Hey, cord cutters: you’re all talk. A new study, put together by the UK’s Informa Telecoms & Media, which “delivers strategic insight founded on global market data and primary research,” says that today’s cord cutters only account for 0.18 percent, or 1.2 million, of worldwide television subscribers. In other words, the number of cord cutters in the world amounts to a rounding error. But will it always be that way?
Perhaps not. Even if cord cutting is impossible for the average family in 2011, the reports says that the percentage of cord cutters will increase to 2 percent, or 16.1 million, of worldwide television subscribers by 2015.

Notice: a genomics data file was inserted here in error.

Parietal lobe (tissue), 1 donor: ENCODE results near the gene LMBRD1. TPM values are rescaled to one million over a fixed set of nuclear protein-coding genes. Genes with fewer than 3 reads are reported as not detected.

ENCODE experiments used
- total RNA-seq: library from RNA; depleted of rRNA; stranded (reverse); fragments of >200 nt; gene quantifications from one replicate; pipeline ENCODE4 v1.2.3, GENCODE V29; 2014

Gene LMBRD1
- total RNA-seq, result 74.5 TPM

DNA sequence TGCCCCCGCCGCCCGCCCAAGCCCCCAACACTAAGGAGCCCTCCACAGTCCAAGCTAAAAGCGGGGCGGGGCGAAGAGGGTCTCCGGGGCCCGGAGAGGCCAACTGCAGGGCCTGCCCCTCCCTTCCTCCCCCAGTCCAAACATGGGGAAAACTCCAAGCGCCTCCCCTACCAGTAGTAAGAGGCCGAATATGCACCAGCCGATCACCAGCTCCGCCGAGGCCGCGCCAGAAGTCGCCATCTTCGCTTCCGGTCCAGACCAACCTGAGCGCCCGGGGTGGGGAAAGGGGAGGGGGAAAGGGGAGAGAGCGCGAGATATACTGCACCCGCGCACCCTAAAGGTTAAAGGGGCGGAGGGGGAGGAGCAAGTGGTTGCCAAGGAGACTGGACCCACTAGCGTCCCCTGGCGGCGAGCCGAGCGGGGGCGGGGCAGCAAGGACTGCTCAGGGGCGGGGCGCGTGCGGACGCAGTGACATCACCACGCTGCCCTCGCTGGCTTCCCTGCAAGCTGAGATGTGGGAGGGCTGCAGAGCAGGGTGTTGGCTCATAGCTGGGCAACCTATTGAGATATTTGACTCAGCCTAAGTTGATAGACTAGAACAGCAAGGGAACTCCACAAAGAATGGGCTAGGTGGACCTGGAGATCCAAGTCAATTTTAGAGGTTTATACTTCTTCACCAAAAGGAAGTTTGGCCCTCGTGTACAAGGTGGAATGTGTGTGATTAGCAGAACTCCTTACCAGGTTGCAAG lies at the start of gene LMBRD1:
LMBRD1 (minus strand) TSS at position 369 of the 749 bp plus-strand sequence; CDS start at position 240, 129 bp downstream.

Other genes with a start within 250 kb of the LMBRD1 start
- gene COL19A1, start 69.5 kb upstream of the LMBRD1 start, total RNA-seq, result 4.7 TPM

Anyone who thinks that cord cutters represent the vanguard of some sort of down-with-cable movement, well, slow down.
The report says that while it expects cord cutting to increase as mentioned, traditional television distributors shouldn’t be too concerned, as plain ol’ traditional distribution isn’t going anywhere anytime soon; you’re just going to have to keep dealing with Comcast and the like.
Need evidence of why cord cutting won’t violently overthrow the current television distribution regime? Just look to Canada, which is going through a bit of a crisis trying to figure out how to handle Internet traffic. It’s sorta hard to “cut the cord” if you’re paying through the nose for a few wayward gigabytes.